This article was originally published in Inc42’s The State Of The Indian Startup Ecosystem 2018 report. This 400-page report provides deep analyses of and data-driven insights on startup investments, the industrial landscape, prominent startup hubs, government policies, etc, with a view to influence strategic decision-making in governance, startups, investments, growth, and other core areas.
Twenty years ago, on a typically wet Bengaluru evening in September 1999, a nondescript Blue Dart delivery person rang the bell of our apartment door. When my wife opened the door, the delivery boy stepped forward with a big smile on his face and handed over a small yet historic package to her.
“What’s this?” my wife enquired suspiciously.
“A small delivery for a courier company. A large step for Indian ecommerce!”
I had just co-founded and launched India’s first pure-play ecommerce site Fabmart.com (later re-branded as Fabmall and Indiaplaza). With no customers in sight (or on the site for that matter), we six co-founders started ordering one music cassette a day since we did not want a single day of zero business.
This was the first such shipment. Except that delivery boy had no idea he was delivering a historic package. He quietly walked off, not knowing he had set in motion an industry that today delivers millions of such packages daily to online shoppers all over India.
The five year period from 1994-1999 triggered the ecommerce revolution globally when Jeff Bezos and Pierre Omidyar founded Amazon.com and Ebay.com in the US, followed quickly by Hiroshi Mikitani and Jack Ma, who founded Rakuten and Alibaba in Japan and China respectively.
Globally, ecommerce can be broadly broken up into three distinct phases. The first phase from the mid-nineties till around 2005; the second phase till around 2015, and the third phase, which we’re in now.
In the first phase, visionary founders focused on: (1) building an ecosystem of infrastructure, merchants, online payment systems, logistics systems, and processes from scratch (2) evangelising the benefits of ecommerce and attracting customer trials and (3) creating an impression that ecommerce will sound the death knell for offline retail in the coming years.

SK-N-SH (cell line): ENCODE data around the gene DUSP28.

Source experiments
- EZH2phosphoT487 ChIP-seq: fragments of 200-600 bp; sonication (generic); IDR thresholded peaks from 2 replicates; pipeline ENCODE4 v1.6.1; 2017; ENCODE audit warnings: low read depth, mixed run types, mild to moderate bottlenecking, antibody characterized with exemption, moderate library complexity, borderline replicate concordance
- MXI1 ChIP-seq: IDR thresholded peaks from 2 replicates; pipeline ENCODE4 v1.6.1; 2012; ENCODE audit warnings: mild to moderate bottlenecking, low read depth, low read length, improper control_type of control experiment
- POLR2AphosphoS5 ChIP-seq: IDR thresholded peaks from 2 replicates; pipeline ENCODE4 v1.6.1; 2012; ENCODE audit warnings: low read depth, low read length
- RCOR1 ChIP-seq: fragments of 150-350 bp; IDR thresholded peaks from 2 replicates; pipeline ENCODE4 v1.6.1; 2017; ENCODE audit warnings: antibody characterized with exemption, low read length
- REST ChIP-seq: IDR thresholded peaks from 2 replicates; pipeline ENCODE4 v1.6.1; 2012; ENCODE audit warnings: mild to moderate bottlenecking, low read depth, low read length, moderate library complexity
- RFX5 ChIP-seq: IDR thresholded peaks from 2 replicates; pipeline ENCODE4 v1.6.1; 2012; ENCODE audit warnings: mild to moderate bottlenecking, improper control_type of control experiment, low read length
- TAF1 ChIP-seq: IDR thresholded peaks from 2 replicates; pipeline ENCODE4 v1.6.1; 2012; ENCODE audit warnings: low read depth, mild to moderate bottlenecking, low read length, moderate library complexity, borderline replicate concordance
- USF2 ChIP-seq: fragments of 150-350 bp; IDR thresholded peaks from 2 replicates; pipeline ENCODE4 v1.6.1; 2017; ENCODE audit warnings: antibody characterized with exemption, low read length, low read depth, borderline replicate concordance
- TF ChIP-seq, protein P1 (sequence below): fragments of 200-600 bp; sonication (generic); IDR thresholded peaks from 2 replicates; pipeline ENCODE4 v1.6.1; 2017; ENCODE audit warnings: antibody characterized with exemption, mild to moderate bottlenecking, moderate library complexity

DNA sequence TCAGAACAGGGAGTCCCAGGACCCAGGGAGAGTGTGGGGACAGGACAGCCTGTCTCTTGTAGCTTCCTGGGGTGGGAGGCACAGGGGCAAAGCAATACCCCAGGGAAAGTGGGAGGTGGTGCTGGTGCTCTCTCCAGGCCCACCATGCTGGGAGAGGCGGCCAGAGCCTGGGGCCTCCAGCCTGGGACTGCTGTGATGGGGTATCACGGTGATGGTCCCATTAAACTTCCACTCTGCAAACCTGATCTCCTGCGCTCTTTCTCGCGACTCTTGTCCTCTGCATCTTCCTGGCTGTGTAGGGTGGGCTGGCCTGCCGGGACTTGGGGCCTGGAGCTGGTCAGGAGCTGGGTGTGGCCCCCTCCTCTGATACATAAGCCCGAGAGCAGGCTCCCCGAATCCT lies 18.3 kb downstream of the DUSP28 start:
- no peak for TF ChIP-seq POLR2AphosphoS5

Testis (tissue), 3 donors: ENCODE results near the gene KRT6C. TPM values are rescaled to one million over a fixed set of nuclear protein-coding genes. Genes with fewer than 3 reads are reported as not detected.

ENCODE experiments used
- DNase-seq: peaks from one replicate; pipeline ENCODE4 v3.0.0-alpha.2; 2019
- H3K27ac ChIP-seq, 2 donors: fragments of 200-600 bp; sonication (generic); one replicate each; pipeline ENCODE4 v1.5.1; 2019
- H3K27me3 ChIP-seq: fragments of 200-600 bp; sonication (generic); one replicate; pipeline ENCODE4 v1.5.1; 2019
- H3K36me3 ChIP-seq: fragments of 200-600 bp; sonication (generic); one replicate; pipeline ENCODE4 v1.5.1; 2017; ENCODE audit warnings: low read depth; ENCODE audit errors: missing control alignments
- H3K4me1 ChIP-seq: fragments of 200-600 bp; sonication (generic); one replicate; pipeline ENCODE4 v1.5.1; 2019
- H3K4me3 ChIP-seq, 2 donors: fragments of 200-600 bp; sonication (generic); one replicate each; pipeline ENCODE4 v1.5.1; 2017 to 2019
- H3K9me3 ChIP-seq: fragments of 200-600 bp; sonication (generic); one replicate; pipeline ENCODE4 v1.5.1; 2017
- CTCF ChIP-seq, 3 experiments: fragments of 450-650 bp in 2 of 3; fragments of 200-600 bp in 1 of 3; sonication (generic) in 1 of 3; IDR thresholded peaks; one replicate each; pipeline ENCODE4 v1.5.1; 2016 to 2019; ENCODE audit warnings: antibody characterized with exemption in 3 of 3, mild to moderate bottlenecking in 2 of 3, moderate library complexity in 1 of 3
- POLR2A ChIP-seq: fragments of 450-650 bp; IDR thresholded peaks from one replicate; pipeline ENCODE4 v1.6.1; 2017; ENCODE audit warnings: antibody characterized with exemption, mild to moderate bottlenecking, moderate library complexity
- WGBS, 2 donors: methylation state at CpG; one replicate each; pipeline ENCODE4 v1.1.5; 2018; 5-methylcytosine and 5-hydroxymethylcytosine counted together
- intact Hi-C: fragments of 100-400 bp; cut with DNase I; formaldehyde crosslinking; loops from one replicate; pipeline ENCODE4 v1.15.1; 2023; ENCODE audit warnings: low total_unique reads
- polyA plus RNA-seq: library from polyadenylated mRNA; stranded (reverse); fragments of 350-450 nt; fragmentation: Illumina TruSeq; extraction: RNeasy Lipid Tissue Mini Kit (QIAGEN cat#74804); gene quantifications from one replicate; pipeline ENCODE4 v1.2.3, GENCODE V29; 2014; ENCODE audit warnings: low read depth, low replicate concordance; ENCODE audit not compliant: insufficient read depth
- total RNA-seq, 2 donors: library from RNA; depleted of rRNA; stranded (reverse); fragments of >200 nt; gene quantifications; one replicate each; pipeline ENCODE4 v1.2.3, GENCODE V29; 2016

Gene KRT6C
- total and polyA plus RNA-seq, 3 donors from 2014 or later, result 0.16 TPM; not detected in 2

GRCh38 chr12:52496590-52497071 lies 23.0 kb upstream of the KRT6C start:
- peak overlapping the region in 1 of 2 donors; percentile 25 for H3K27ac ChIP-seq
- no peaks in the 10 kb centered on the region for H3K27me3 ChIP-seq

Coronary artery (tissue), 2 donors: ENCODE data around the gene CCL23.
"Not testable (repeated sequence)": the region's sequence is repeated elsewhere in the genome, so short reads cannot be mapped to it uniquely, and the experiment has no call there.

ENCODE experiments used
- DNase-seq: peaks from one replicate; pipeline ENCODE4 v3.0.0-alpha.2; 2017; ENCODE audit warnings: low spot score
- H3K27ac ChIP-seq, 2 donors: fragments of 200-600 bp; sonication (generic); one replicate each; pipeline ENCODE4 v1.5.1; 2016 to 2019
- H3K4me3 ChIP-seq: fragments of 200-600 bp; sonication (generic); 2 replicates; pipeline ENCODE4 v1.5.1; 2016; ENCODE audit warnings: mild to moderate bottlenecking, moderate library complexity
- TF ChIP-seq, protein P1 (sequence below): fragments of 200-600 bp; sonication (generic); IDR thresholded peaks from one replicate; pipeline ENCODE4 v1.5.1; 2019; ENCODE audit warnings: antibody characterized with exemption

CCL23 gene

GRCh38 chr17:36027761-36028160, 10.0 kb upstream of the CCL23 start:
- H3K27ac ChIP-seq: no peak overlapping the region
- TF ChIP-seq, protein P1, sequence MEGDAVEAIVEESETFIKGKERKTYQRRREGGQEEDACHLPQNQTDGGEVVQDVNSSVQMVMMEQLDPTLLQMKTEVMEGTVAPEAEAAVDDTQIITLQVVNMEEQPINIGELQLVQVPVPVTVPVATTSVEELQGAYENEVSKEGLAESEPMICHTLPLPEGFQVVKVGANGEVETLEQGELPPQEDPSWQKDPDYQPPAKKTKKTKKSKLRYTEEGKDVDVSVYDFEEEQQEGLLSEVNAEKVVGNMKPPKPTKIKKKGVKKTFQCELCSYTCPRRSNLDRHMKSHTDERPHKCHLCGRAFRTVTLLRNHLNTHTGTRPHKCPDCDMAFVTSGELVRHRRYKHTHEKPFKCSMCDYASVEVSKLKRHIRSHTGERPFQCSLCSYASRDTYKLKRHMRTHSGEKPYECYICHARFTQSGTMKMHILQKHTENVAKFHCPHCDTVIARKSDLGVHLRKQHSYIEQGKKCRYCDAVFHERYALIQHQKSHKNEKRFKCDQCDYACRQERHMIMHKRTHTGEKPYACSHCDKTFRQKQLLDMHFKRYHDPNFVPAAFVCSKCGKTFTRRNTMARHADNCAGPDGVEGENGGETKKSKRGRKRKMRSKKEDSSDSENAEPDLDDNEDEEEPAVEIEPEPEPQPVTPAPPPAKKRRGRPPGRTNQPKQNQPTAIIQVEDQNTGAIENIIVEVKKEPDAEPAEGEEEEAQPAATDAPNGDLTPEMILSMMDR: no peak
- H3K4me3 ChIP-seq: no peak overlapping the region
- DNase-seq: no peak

While the first two were progressive steps, the third was mostly strategic. In reality, ecommerce is just another channel to retail products and services. Digitally integrating an ecommerce site or app with offline assets like stores and warehouses will significantly enhance customer experience. Unfortunately, for offline retailers, pure-play ecommerce companies were the first to realise this and so they worked hard in creating a competitive ‘Us vs Them’ narrative.Order The Report Now!
Ecommerce: When Offline Came Online
In India, this first phase lasted till around 2008 and was quite similar. Apart from Fabmart/Fabmall, the only other ecommerce startups of note were auction site Baazee and air-ticketing website MakeMyTrip, in addition to the shopping channels on portals such as Rediff, Sify, and Indiatimes.
These pioneers faced a unique set of infrastructural challenges — lack of payment gateways, no content providers, no third-party logistics firms, limited availability of merchants and merchandise. Besides, everything had to be built from scratch. The market was virtually non-existent — less than 3 Mn Indians were online and hardly 20,000 people shopped online, primarily for books from Amazon.